Last week I released a blog article and an infographic to stimulate discussion on innovation in the banking and financial services sector. It received a lot of comments and discussions on Twitter and blogs, some taking exception at my supposed "left-wing" political leanings based on the fact that I published the article here on The Huffington Post. The blog was in no way a definitive statement on the issue of innovation in financial services, but was more focused on asking the right initial questions about the state of play. However, given the amount of discussion, I'm going to put forward a more detailed opinion based on some simple analysis.
I think we all agree that the innovation of organizations like Goldman Sachs, Lehman Brothers and others around CDOs had a devastating effect on the economy over all. Today, the hot industry innovations are focused on things like dark pools and low latency trading.
Product and trading innovation has had a secondary and tertiary negative effect for institutions, which are the further commoditization of financial products and the lowering of margin on products generally. HSBC has over 50,000 products available to private investors today, and yet in a declining market with an average fund charging 1.2-1.6% in management fees, margin can often be negative. Competitiveness on products like savings plans, personal loans and mortgages mean real margins are often 25 basis points or less. While inevitable that such attempts at product innovation will continue, when the height of innovation is products that only theoretical physicist and mathematicians can understand and margins are shrinking, I believe that banks are missing the point.
Call me an idealist, but I believe innovation should produce profitability and revenue by improving the suitability of product, flow of process, capability of the organization to meet its core customer's needs, and overall efficiency of the business to generate return for shareholders -- rather than focus on internal proprietary trading as the core mechanism for profitability. It is reasonable, then, to expect that financial institutions should use innovation to better understand their customers, and better execute their delivery of products and services to those customers -- because, after all, customers are the primary driver of revenue and costs, which determine product. This is where I have an issue.
According to the FDIC, at the end of 2009 there were 6,839 active commercial banks registered in the United States with some 83,000 branches. (FDIC defines this as national banks, state-chartered commercial banks, loan and trust companies, stock savings banks, private banks, and industrial banks holding a banking license.) My friend Christophe Langlois who runs the most comprehensive social media register and tracking service for financial institutions (see Visible-Banking) indicates that there are 624 Twitter accounts supported by U.S. banks, but companies like Citibank and WellsFargo, for example, have in some cases 19-20 accounts of their own. Wikipedia lists 375 retail banks active in the U.S., but this list is far from complete. Given that the FDIC lists 702 banks as problem banks for 2010 at risk of failure -- then the reality is that the list of banks, credit unions and lenders dealing day-to-day with customers is in the thousands.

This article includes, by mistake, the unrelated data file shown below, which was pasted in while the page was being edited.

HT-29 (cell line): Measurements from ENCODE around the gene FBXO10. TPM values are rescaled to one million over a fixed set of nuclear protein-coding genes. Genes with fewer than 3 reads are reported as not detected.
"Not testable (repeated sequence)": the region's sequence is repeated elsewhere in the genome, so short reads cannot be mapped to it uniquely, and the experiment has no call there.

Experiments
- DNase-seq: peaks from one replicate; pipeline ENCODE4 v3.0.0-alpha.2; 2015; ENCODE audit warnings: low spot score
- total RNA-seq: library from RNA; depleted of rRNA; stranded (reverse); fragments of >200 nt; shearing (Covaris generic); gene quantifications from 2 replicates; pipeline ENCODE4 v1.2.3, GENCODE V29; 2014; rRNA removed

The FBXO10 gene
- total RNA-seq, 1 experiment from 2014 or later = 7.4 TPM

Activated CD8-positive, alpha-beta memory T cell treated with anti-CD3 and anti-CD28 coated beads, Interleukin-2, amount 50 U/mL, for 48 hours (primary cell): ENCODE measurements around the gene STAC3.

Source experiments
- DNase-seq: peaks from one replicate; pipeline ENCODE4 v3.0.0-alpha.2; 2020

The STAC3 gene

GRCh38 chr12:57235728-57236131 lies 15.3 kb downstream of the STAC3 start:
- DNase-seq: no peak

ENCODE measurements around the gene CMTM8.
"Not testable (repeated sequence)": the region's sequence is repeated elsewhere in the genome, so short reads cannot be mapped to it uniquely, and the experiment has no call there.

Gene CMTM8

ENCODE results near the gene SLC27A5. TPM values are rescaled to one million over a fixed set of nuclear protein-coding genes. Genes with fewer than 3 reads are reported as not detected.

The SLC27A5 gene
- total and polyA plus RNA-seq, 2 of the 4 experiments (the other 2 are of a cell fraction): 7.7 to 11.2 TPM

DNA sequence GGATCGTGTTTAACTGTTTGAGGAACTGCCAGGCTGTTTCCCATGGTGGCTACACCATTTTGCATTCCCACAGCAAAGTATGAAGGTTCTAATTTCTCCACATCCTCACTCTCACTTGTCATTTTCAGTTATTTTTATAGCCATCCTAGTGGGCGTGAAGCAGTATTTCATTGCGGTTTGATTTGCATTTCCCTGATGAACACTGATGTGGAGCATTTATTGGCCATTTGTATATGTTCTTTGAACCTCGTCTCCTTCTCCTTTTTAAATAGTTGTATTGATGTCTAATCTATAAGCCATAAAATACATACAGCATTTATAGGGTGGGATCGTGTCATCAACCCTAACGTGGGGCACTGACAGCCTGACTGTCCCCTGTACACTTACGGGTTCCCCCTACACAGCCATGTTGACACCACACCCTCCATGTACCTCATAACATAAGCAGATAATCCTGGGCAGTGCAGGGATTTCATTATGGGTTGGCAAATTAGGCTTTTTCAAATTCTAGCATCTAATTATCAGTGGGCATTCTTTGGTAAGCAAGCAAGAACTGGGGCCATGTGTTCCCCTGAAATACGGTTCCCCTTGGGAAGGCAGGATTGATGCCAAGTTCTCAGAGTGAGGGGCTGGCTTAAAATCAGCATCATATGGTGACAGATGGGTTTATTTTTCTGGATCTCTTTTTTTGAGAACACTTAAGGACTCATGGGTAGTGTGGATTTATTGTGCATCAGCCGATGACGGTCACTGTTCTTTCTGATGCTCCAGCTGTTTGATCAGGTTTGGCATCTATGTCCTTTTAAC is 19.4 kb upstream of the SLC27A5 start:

The fact is that in reality less than half of the largest retail banks in the U.S. have any presence on social media, and the number of those that are actively utilizing social media is a fraction of that. In fact, if you take into account YouTube, Facebook, blogs and other social media metrics, the average is appallingly small. Of the FDIC registered banks, the actual percentage is 3.3%.
Less than 3% of leading U.S. banks have an iPhone banking app
For mobile internet banking, it is far worse. The iPhone has dominated global smart-phone sales over the last 3 years. In 2009, iPhone made up 72% of smart-phone sales in Japan, but less than 1% of banks in the U.S. have an iPhone app - best case of the largest banks, the percentages is closer to 10%. The excuse for this lag in innovation is undoubtedly that 2009 was a tough year to invest in technology. The problem is that banks should have already committed to this in 2007, when the iPhone was released, not be thinking about potentially launching in 2010/2011, five years after the customer has already adopted the technology. Given the expectations are for close to a billion mobile banking users by 2015, there are just no excuses for such a lag.
Customers are innovating far faster than banks in the use of these platforms. Facebook took just 9 months to reach its first 100 million customers. Most banks still don't have any presence on social media. While banks complain about compliance and security, customers are participating in the mobile and social revolution without them -- putting at risk their total brand, and real customer engagement opportunities.
Banks are simply out of touch. They are moving too slow. The only way to address is this is a complete re-engineering of the way banks engage, support and reach customers -- unhinging traditional distribution models, rethinking third-party relationships and a new era of openness. The chances of this happening are slim to zero. So I see this decade as the decade where third-parties, telecoms operators, device manufacturers, tech start-ups and others start to take ownership of bank customers, and banks are simply left processing the back-end transactions and product manufacturing. Profit will shift from banks to other more innovative organizations like Apple, peer-to-peer innovators and those who excel at the customer experience. It will be a tectonic shift.
So, to be unambiguous -- banks are just too slow at innovating the customer experience.
Follow Brett King on Twitter: www.twitter.com/brettking